The UC Theater became Berkeley’s latest concert venue last week when the city’s Zoning Adjustments Board unanimously approved a use permit modification at a July 13 public meeting.
David Mayeri, former chief operating officer of Bill Graham Presents, is partnering with Dawn Holliday of Slim’s San Francisco on the project. He told the Planet that the duo had decided not to change the name of the UC Theater.
“It’s a great name for a building that has been in the community for a long time,” Mayeri said. “Many people in the East Bay like the name and we want to keep it. We may add a tagline after it.”
East Bay music fans will surely be happy to see the weary looking marquee light up with names like Boz Scaggs, B.B. King, Dashboard Confessional and Calexico.
Mayeri said he first became aware of the theater at 2036 University Ave. a year and a half ago, after Kimball’s announced that it had scrapped plans to open a 900-seat theater and jazz club in the space.
UC Studios, the real estate firm which owns the theater, hired local broker John Gordon to lease the space. Gordon reached out to the City of Berkeley’s Economic Development Director Michael Caplan for help, who then contacted Mayeri.
When Mayeri showed the space to Holliday, who also runs San Francisco’s Great American Music Hall and co-produces the Hardly Strictly Bluegrass festival, she liked it instantly.
“When I first saw the building with the owners, I thought it was a very interesting space,” Mayeri said. “The first person I went to was Dawn, and she loved the building. Things just moved on after that.”
Mayeri said he and Holliday were planning to start a new company in Berkeley, named Berkeley Music Group LLC, which would manage the UC Theater.
“It’s a great place for the public to assemble—very conducive to live entertainment,” he said, when asked why the two had decided to open a concert hall in Berkeley. “I think there’s a big need for a concert venue of this size in Berkeley. We see the UC Theater filling a niche in the East Bay similar to the Fillmore in San Francisco. You can expect bands which play at the Fillmore or the Great American Music Hall. Of course nothing can replace the Fillmore in terms of history, but there’s a strong interest in seeing the same kind of concerts and hoping that you have a great time.”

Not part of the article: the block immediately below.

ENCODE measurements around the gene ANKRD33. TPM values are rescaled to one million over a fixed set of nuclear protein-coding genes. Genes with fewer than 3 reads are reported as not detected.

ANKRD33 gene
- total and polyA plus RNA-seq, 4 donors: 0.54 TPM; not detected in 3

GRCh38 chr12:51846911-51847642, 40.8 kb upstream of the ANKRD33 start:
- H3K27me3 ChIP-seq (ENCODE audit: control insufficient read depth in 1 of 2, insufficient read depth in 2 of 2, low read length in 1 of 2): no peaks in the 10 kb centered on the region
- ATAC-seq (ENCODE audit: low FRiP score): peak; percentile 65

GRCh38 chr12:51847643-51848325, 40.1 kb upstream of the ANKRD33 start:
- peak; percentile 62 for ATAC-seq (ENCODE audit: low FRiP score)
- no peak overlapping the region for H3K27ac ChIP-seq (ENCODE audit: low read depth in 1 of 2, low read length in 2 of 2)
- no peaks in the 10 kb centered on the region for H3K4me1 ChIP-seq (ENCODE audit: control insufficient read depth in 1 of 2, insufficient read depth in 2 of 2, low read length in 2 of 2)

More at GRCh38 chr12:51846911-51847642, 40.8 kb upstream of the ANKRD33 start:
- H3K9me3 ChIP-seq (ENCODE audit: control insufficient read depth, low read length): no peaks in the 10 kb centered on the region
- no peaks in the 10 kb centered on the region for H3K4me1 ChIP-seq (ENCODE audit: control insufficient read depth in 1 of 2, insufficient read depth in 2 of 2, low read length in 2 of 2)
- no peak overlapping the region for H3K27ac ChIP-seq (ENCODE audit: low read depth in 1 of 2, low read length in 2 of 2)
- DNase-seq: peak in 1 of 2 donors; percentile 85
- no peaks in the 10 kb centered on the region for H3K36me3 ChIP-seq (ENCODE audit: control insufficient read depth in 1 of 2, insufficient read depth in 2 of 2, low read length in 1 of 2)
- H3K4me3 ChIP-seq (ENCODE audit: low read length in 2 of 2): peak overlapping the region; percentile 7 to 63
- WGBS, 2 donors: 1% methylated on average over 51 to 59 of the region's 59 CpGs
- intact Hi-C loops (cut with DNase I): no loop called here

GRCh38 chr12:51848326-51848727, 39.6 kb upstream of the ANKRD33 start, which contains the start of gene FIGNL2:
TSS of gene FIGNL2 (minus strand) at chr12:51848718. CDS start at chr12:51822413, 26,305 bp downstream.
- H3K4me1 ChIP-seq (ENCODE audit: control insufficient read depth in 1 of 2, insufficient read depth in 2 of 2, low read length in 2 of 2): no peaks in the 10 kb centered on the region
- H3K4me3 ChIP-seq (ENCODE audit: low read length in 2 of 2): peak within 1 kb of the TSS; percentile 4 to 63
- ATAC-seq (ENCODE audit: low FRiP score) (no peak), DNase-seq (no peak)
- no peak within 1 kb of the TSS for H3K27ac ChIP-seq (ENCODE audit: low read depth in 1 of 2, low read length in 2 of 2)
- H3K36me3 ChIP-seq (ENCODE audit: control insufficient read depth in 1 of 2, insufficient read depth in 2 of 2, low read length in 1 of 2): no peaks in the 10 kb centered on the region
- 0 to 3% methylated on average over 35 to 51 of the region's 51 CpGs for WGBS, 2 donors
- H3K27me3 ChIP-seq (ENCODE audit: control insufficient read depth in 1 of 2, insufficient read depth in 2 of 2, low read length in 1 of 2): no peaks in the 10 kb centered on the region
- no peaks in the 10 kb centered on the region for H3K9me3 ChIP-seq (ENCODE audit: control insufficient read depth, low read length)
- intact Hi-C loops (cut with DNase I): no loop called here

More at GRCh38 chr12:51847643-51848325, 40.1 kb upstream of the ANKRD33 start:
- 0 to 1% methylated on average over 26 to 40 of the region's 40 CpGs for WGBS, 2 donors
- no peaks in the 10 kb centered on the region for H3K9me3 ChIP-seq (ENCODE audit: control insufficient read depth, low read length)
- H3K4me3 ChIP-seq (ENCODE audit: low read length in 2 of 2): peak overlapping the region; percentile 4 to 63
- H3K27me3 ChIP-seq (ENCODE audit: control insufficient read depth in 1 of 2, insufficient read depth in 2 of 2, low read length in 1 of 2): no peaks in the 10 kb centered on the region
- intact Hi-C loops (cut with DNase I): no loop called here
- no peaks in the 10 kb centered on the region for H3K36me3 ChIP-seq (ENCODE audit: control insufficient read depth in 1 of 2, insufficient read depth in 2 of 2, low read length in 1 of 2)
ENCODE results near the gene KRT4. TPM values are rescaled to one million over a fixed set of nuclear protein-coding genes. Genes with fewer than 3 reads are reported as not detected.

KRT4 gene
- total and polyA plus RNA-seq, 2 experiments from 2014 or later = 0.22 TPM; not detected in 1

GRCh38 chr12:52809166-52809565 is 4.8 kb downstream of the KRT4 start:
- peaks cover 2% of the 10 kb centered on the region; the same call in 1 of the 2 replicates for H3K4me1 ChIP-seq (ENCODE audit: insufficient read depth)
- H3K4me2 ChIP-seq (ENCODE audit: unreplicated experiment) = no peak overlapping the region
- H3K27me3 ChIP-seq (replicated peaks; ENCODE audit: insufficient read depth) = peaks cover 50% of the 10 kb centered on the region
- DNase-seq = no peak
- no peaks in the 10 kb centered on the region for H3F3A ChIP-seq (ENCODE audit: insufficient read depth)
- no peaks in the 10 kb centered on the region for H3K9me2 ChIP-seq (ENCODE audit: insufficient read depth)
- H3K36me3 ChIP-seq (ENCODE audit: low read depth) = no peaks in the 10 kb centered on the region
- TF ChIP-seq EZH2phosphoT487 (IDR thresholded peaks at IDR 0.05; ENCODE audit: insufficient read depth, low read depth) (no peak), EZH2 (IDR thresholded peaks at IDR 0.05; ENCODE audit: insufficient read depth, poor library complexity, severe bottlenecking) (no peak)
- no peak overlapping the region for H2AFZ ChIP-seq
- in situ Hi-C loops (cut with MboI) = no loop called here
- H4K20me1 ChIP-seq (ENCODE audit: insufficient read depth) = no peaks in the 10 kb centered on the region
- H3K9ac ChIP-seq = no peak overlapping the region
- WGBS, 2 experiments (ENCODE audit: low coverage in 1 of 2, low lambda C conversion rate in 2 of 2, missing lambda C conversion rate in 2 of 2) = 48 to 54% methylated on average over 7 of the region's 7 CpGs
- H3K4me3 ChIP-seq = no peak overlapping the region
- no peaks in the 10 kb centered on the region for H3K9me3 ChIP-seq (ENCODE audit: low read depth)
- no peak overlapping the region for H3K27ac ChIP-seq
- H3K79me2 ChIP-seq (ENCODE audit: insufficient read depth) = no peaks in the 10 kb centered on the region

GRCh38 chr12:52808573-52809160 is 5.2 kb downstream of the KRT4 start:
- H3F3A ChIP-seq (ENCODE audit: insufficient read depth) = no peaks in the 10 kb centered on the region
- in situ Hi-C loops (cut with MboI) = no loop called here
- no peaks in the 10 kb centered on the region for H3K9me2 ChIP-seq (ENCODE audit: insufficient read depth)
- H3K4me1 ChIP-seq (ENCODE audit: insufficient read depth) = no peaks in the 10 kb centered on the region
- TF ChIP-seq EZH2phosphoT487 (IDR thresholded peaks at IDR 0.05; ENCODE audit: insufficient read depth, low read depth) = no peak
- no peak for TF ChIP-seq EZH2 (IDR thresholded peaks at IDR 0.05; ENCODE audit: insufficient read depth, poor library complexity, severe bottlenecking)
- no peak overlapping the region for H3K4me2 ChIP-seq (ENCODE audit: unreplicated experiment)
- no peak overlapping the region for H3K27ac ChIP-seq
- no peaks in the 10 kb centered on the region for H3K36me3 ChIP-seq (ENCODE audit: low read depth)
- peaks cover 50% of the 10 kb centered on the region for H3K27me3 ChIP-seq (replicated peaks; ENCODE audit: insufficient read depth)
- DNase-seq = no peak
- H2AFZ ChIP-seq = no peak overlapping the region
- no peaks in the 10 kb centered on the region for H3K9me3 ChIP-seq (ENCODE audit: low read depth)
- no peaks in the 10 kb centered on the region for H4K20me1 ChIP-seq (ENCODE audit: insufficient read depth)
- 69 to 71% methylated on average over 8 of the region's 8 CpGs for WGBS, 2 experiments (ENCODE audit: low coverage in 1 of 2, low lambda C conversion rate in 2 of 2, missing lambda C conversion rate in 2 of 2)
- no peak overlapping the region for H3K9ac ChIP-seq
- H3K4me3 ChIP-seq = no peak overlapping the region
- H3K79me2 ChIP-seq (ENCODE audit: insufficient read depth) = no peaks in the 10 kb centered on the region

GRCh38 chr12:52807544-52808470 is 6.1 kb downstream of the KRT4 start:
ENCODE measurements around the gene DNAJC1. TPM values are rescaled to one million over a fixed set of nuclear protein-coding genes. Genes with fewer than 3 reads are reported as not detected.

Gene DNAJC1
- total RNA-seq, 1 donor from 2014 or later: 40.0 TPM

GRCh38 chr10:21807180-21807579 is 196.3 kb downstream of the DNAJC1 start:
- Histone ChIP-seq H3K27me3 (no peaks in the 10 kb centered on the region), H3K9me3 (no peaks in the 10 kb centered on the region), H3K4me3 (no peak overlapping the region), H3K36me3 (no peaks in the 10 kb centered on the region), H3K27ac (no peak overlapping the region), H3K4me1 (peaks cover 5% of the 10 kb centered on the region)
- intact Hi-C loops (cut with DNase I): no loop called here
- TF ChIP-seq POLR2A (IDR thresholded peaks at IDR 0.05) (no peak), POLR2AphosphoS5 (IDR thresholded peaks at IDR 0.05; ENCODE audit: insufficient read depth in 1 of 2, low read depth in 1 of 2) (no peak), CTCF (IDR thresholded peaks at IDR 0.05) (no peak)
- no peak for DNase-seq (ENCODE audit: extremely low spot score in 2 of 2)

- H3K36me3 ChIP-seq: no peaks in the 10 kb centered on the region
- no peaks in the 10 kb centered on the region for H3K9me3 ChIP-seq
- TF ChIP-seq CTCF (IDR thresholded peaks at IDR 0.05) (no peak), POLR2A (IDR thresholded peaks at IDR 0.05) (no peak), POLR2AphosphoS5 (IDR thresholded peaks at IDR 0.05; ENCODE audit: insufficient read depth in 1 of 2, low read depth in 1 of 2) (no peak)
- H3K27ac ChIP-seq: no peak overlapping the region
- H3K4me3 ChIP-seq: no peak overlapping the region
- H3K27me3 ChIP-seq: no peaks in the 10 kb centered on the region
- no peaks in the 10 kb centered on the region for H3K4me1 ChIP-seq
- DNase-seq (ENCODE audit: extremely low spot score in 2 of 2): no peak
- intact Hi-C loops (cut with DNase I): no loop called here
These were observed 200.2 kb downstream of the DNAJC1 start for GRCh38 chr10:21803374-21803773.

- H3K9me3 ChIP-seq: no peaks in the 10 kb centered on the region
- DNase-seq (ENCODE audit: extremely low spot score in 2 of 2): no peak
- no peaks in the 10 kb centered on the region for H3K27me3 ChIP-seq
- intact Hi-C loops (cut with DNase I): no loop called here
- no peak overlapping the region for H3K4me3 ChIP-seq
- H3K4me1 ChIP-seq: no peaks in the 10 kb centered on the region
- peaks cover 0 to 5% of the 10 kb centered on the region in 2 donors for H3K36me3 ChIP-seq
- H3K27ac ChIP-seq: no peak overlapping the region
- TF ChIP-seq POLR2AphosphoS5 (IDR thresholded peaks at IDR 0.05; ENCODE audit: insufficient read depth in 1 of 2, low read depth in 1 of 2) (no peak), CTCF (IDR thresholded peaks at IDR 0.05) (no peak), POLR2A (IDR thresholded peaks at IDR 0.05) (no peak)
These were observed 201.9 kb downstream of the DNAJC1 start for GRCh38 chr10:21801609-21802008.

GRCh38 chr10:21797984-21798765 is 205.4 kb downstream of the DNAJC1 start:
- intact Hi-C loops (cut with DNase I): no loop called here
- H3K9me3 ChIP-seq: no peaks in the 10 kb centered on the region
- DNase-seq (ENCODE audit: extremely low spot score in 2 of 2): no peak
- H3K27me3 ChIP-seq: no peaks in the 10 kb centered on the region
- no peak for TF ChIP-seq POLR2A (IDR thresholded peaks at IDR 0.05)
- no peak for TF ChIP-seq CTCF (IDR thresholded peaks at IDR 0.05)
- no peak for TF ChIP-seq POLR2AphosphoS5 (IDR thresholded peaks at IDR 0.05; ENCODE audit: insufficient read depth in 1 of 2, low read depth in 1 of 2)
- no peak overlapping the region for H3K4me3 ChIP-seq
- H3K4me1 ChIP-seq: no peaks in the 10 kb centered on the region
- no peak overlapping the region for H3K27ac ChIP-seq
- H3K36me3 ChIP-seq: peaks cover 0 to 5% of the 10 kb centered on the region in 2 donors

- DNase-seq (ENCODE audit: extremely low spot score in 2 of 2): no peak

Mayeri said that although Berkeley had live entertainment venues of all sizes—ranging from the smaller Anna’s Jazz Island and Jazz Cafe to the new 440-seat Freight & Salvage to big ones such as the 2,000-capacity Zellerbach, the 3,600-capacity Berkeley Community Theater and the Greek Theater, which can hold 8,500 people, there was nothing to cater to the 1,000 to 1,500 range crowd.
Christina Kellog, director of public relations and new media at Cal Performances, which manages both Zellerbach and the Greek Theater, welcomed the idea of another concert venue in Berkeley.
“You can’t have too many performing arts in the city,” she said. “I don’t see it as competition. The more arts we have the better.”
Several Bay Area music industry oldtimers spoke in support of the project at the zoning meeting, saying that the new venue would revitalize the University Avenue corridor and create new jobs in the city. Others said they had been craving an East Bay venue similar to Slim’s so they wouldn’t have to travel across the Bay Bridge to San Francisco or visit Oakland for their monthly music fix.
“Arts is the new retail,” said Deborah Badhia, executive director of the Berkeley Downtown Association. “It’s the best thing we can hope for a huge space like this. It helps us to be more competitive with our neighboring cities, with new concert venues coming up everyday.”
The project’s developers will not be changing the UC Theater’s landmarked exteriors, limiting most of the renovation work to constructing viewing platforms, dance floors, ramped aisles and performance space, which will be accessible by stairs and elevators. The old raked theater floor will be replaced by tiered seating similar to the Warfield in San Francisco, and new seats will be put in. A part of the basement will be used for dressing rooms.